How to Party Sober at University

In my last year of university, I wanted to see what partying sober would be like. 

It was an experiment partly to save money and partly to see if I could to it. 

The initial month-long sober experiment (started September 2016) is still going. 

Other than two beers with my cheerleading coach on a beautiful Friday afternoon in April at a newly opened local craft brewery, I can't recall any drinks in the last year. 

Here are a few things I've liked about my alcohol-reduced life:

1. My body feels a lot better. 

2. I feel more comfortable meeting new people. 

3. My wallet feels a lot better.

4. I feel a lot more in control of my life. 

This last point is really important. 


When I was drinking, the control in my life felt like a wave. I would be moving towards my goals during the week, but once the weekend came, I took a few steps back.

Now, without drinking, it feels like I'm only taking steps forward. 


HOW TO PARTY SOBER

1. Don't drink.

2. Party. Talk to people.

3. When asked, say you're not drinking.


You're reading this because you're probably interested in taking a sober break yourself. 

You're probably wondering if you'll make it out alive...

let alone better. 

I did, and you might too. 


10 LESSONS LEARNED FROM SOBER PARTYING

 

1. Alcohol doesn't make parties fun, people do. 

Now, just like when I was drinking, the quality of my nights is determined by the people I'm with. Surprisingly, alcohol consumed, money spent, and what we're actually doing has little to do with it. 

2. ATTENTION MEN! Girls will talk to you even if you don't buy them drinks. 

Removing alcohol from the equation makes it a lot easier to focus on attracting women, which is just connecting with other humans. Plus, with the clear head you'll have, you'll be one step ahead of everyone in conversation. Watch the wit flow, my friend. 

3. Since you're sober, you can DD. Hello, cab savings. 

4. Partying and functional days-after aren't mutually exclusive. 

Even if you go to bed late, you'll be feeling fine when you wake up. And later in the day when you actually do stuff. Welcome back, lost hungover days. 

5. Dancing and socializing (sober) is hard. 

Putting yourself out there is always a challenge... until it isn't. While it took some adjusting, some awkward conversations, and making a fool of myself... Now, I feel like superman. Seriously. I don't need alcohol to be myself and relate to other people. I feel free. 

6. Meeting new people is always fun. 

My old self was always reluctant to meet new people, especially when sober. Drinking made it easier, but the discomfort of putting myself out there to someone new was still there. 

Tons of practice meeting new people sober has uncovered the illusion of social anxiety. Literally every time I meet someone new I learn something new. Now, meeting everyone I don't know at the party is the first thing I do. Each new person is like a present I get to open. I love it. 

7. Most people don't know why they drink. 

And by not drinking yourself, people around will be sparked to explore their own reasons for drinking. Their confusion will become your fault, and that's okay. They'll be very offended that you aren't drinking, and will try to force you to do it to reinforce to themselves that what they're doing is good.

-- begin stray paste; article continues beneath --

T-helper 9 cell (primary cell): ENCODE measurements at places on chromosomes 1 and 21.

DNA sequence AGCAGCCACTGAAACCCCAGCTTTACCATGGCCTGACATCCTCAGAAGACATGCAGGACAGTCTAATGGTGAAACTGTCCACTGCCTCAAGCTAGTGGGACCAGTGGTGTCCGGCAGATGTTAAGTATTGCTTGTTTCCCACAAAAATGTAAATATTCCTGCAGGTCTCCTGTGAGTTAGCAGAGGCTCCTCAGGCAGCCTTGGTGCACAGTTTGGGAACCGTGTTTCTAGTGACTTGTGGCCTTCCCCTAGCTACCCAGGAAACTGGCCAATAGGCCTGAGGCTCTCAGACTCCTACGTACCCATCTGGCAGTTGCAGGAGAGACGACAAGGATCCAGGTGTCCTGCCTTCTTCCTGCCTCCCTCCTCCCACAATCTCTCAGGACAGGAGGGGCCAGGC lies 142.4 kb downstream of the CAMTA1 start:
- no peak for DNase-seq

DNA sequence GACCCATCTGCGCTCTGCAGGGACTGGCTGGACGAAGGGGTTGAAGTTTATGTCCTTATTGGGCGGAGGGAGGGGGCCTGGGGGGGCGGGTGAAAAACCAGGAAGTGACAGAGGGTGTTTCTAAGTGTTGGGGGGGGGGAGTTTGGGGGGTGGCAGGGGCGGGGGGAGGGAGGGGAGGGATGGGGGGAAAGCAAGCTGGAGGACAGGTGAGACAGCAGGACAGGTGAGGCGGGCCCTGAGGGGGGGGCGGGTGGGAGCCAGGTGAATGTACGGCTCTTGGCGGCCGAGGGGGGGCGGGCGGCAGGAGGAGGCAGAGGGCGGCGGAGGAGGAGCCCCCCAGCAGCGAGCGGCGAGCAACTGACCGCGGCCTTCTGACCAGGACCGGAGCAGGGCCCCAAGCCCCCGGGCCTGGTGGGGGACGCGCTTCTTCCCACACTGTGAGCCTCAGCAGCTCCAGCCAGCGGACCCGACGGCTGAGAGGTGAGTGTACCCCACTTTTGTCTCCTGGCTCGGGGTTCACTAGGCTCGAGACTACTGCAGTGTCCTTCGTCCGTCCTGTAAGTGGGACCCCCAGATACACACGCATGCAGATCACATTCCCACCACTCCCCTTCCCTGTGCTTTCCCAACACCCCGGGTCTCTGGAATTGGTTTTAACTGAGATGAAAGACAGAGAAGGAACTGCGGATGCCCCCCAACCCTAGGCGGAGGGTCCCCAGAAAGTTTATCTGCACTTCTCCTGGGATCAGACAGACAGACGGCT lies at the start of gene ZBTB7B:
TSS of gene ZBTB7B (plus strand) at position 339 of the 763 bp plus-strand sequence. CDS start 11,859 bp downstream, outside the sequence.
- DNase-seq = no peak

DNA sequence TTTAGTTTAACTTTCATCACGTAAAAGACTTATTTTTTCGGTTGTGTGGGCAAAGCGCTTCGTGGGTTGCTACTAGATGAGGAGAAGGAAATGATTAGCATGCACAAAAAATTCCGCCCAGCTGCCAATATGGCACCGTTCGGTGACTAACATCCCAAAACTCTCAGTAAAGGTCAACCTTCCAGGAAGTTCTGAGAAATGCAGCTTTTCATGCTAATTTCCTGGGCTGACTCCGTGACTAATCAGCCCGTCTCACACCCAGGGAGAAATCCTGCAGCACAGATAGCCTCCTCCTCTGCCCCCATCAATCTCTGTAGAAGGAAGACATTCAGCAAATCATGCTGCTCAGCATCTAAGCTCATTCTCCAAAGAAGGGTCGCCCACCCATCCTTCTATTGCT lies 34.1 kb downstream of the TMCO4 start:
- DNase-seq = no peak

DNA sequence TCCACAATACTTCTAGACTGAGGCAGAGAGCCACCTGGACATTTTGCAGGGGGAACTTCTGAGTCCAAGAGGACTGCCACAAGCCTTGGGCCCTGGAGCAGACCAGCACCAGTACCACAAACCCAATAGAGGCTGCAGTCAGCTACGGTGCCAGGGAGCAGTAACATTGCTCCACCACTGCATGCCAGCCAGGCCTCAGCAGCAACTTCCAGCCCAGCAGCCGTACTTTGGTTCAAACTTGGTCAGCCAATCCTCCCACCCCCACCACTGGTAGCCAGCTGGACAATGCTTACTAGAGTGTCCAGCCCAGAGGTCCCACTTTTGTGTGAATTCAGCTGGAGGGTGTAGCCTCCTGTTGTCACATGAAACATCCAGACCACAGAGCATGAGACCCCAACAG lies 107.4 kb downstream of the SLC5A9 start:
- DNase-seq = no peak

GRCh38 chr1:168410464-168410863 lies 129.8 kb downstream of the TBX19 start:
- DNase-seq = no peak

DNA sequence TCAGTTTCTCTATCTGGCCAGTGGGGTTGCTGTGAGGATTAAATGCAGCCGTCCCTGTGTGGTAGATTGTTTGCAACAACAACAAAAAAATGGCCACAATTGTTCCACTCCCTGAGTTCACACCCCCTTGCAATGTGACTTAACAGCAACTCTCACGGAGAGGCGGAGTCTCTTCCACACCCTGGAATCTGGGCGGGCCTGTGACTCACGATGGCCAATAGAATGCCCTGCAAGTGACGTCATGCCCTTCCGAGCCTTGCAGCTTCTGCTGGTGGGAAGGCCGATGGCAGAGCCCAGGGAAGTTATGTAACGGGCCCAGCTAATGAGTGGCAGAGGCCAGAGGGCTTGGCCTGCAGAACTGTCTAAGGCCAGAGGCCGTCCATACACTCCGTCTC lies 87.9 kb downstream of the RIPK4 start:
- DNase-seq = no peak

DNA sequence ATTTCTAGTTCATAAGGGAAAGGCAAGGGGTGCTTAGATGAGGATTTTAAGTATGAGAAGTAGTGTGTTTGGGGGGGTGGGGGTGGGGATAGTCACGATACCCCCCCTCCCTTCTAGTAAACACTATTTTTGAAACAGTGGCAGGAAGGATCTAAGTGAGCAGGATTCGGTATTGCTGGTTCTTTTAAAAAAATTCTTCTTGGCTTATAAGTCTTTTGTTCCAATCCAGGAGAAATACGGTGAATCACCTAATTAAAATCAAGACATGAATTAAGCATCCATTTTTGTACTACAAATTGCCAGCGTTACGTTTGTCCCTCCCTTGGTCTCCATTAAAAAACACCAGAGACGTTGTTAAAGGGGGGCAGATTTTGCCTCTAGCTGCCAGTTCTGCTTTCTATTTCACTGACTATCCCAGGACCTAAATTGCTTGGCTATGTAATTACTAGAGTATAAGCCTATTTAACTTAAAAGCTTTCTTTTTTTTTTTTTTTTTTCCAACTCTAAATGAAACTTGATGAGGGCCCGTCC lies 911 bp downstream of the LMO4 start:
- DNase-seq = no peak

Accept all blame, prod deeper with questioning, and don't drink. 

8. Raving sober is hard. 

On many occasions over the past year, I attended electronic music festivals and concerts without doing MDMA (or alcohol), unlike most people there. 

Just like sober partying, raving sober was hard... until it wasn't. It's much easier to dance your heart out when you're not feeling like yourself because of a substance. Being able to show my full self to strangers now, sober, makes me feel a lot stronger

9. Drinking is a great way to hide pain.

Removing this outlet forces you to deal with your shit. 

As I work through removing different outlets to hide pain (working out endlessly, watching porn, smoking weed, etc.), I'm finding I'm sort of forced to deal with pain as it comes up now. 

This process has me very aware of where I hide pain, but also where my friends do. While some party for fun, a lot party to hide stuff. Do you know what you're hiding? Maybe a break will show you. 

10. "Let's Meet for ___________." doesn't always need to end in 'drinks'. 

Walking in the park, cooking at each others' houses, and playing catch is a lot more fun (and actually good for you) than sitting drinking some over-priced liquid. The endorphins will make the conversation better, and the lack of expensive liquid will make your wallet happier. 


Overall, I feel I have grown a lot from taking a break from drinking, and if you try it, I'm sure you will too. 

There's just one more thing I wanted to mention that may help you if you give the experiment a try. 

Drinking is a great stress-reliever. The act of partying provides me the decompression I need from the week. 

Stopping drinking initially caused me to stop partying. 

So if you're going to try this, make sure you still party. 

You're human, and you need breaks. 


 

Not drinking got easier for me once I started this blog.

Once I found something I cared about more than drinking, sobriety became easy.